But anyway, my companion came up dealing with family hostility and alcoholism and feuding and whatnot. And he’s been in his share of physical fights with other men. Still, he’s able to control his aggravation with women and aims to leave alone women who get too crazy. I have my crazy moments, but certainly not lethal or anything on that level, and he doesn’t consider it major-major, because we both aim not to take it “below the belt,” so to speak. And we generally succeed. Why? Because we have mutual respect. Even though we get angry at one another and feud like cats and squirrels sometimes, we don’t despise one another or wish to see each other in pain. I have my issues—that’s a given—but I’ve learned to tamp it down a bit over time. Try my best anyway. Have my own anger problems to deal with. And so do plenty of us out here, male or female. That just seems to be the way life goes. I don’t know a whole lot about folks who’ve come up with everything handed to them, and those I’ve known who were that way were damn-near impossible to tolerate and relate to. Guess what I’m saying here is that drama can’t be completely avoided, not when dealing with humans, regardless of their sex. That’s just life. The best we can hope for is to meet people who are open to seeing themselves in a realistic light and actively work through their pain so as to find less unhealthy ways to deal with it. Members of both sexes are up against this reality.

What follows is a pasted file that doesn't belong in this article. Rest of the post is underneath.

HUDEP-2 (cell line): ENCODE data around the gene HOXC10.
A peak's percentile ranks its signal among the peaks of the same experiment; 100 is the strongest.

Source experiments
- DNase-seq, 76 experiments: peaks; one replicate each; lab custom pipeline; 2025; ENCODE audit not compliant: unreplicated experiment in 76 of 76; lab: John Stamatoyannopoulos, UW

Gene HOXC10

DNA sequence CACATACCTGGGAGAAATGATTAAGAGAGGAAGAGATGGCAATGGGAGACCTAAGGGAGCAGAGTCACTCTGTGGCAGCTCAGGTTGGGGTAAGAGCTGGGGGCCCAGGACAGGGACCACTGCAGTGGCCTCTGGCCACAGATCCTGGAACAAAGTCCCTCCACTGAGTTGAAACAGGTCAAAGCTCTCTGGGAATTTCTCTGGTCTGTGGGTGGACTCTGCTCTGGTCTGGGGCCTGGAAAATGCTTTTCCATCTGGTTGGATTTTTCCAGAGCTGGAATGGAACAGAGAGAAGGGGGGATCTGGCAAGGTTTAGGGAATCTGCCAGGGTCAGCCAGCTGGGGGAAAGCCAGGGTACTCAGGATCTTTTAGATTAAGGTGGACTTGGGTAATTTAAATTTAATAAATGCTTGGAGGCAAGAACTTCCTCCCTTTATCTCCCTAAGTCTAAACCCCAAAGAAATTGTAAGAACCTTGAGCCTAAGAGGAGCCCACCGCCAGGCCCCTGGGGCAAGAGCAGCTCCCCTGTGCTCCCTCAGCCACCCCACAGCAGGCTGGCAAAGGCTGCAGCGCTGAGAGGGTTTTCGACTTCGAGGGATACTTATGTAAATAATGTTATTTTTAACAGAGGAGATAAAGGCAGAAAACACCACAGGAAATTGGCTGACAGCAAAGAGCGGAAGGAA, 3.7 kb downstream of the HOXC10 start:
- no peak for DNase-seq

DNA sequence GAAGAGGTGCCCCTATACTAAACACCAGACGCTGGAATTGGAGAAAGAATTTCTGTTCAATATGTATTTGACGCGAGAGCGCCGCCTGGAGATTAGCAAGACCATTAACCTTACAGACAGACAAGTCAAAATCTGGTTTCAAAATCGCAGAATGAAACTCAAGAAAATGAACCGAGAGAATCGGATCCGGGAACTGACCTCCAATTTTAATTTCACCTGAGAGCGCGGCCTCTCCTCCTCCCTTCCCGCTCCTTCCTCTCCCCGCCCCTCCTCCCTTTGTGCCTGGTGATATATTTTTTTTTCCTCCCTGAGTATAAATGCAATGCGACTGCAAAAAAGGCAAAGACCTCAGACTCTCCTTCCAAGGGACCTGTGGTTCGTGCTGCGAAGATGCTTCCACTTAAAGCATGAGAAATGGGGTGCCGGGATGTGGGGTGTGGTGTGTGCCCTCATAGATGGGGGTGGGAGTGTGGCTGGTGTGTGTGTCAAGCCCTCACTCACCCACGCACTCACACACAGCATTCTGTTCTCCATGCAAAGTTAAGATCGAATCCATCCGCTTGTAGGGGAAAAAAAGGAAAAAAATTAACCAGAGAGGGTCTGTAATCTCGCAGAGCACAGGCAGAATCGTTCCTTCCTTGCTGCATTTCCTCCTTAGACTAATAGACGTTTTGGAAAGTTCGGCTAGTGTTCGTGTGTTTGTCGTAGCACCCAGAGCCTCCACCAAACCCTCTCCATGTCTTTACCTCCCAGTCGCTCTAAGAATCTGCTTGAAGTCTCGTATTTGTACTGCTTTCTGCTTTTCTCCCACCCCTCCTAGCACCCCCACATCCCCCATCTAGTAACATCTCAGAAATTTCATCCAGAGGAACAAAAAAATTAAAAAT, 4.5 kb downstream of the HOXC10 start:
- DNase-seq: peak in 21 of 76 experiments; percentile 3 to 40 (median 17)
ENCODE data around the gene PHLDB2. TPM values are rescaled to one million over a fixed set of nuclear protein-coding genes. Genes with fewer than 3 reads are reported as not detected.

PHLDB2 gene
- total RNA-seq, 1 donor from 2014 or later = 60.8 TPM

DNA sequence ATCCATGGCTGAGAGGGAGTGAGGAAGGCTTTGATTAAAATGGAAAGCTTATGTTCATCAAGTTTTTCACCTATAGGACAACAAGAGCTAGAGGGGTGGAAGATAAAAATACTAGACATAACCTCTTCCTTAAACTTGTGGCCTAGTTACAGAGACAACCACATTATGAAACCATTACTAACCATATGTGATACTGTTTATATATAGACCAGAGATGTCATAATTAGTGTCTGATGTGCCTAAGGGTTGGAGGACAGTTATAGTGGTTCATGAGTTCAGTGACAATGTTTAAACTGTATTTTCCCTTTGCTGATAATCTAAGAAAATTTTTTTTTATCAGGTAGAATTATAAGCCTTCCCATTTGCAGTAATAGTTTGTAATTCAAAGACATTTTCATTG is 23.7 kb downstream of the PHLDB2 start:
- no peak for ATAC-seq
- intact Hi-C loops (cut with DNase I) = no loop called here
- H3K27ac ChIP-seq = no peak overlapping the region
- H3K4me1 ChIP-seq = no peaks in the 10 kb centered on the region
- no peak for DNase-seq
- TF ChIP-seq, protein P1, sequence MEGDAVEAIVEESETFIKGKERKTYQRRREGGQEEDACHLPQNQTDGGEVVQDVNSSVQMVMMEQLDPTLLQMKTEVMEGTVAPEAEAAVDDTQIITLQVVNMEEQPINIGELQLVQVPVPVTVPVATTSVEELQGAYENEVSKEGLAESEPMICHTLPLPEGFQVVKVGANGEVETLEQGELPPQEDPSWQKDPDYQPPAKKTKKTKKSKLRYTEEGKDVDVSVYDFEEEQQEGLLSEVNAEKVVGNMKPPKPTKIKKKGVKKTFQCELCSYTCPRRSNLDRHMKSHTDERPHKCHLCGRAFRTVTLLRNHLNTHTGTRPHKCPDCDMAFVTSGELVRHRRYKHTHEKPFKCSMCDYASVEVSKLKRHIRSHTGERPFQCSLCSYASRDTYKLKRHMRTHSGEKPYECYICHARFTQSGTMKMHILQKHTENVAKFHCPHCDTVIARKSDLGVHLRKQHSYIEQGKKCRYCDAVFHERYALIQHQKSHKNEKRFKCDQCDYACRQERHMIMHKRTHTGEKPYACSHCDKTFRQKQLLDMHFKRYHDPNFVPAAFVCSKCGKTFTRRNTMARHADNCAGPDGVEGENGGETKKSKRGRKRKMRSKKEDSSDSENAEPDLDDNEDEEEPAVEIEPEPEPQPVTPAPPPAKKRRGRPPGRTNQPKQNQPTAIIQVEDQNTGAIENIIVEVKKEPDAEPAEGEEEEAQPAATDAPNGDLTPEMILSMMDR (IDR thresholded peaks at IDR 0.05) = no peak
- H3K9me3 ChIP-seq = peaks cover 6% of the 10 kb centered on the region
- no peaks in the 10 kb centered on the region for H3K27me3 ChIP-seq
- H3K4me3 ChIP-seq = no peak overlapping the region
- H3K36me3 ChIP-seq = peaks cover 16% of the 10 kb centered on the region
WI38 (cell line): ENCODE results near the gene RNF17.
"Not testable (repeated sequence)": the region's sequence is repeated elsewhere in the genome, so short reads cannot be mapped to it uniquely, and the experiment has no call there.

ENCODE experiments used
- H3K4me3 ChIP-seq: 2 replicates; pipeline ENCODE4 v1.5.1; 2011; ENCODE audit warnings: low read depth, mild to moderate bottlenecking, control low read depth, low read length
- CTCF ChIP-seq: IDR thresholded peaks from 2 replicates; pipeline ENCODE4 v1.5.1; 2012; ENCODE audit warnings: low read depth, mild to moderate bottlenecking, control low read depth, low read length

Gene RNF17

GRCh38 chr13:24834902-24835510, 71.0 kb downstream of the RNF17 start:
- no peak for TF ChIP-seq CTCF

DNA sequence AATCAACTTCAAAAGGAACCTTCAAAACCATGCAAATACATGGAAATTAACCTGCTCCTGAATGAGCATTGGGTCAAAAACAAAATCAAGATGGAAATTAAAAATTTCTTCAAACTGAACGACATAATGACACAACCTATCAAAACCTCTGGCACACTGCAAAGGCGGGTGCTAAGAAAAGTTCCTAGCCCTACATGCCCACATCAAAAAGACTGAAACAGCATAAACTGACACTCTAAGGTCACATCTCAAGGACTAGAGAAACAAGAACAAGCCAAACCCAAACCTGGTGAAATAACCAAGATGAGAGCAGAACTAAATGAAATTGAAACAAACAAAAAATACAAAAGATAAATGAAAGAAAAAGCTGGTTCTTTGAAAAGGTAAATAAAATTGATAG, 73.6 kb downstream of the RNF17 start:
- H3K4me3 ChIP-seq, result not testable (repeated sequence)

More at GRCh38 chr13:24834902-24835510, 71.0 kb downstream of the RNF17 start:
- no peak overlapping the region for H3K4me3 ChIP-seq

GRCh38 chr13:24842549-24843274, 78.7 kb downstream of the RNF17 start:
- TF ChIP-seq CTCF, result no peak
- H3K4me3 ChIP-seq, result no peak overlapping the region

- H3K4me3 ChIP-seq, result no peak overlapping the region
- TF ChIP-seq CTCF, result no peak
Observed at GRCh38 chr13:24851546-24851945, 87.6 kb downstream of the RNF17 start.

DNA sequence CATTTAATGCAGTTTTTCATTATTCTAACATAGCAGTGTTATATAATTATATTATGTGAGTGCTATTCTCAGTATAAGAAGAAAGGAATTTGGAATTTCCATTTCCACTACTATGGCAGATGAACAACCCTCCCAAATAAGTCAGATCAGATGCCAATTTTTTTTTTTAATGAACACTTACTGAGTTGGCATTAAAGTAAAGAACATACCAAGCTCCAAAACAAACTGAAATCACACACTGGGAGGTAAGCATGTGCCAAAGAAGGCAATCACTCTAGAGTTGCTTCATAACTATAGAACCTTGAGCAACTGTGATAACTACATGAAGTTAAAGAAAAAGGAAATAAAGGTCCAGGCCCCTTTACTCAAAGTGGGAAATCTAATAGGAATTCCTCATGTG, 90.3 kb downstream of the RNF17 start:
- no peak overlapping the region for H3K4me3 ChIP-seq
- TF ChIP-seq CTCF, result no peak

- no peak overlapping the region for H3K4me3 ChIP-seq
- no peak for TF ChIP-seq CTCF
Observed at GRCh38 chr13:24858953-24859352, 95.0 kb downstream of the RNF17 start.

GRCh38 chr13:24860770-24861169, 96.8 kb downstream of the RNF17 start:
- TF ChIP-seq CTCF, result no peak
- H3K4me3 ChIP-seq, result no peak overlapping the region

As for females going too far in taking out aggression on men while not expecting the men to retaliate even to defend themselves — that’s a tough situation. The way I see it is that people are better off with those who can handle them, and not all are constituted in a way that allows them to all be compatible. If I hang around with the wrong kind of people and am repeatedly subjected to lots of unfair disrespect, I risk sliding back down and becoming a big bitch. Some folks have to cut the cord and walk away because there’s just no way (at least at that time) to deal with one another in a fair and productive way, and that’s not necessarily one person’s fault or the other’s. It is quite possible to simply be incompatible. People like to assume every failed attempt at a relationship is a sign that someone was in the wrong, but that blame game can do more harm than good in the end. Then again, some people are truly psycho and toxic and do a number on lots and lots of people, never feeling the need to stop until they are stopped. Those are the ones to look out for, and they too can be either male or female.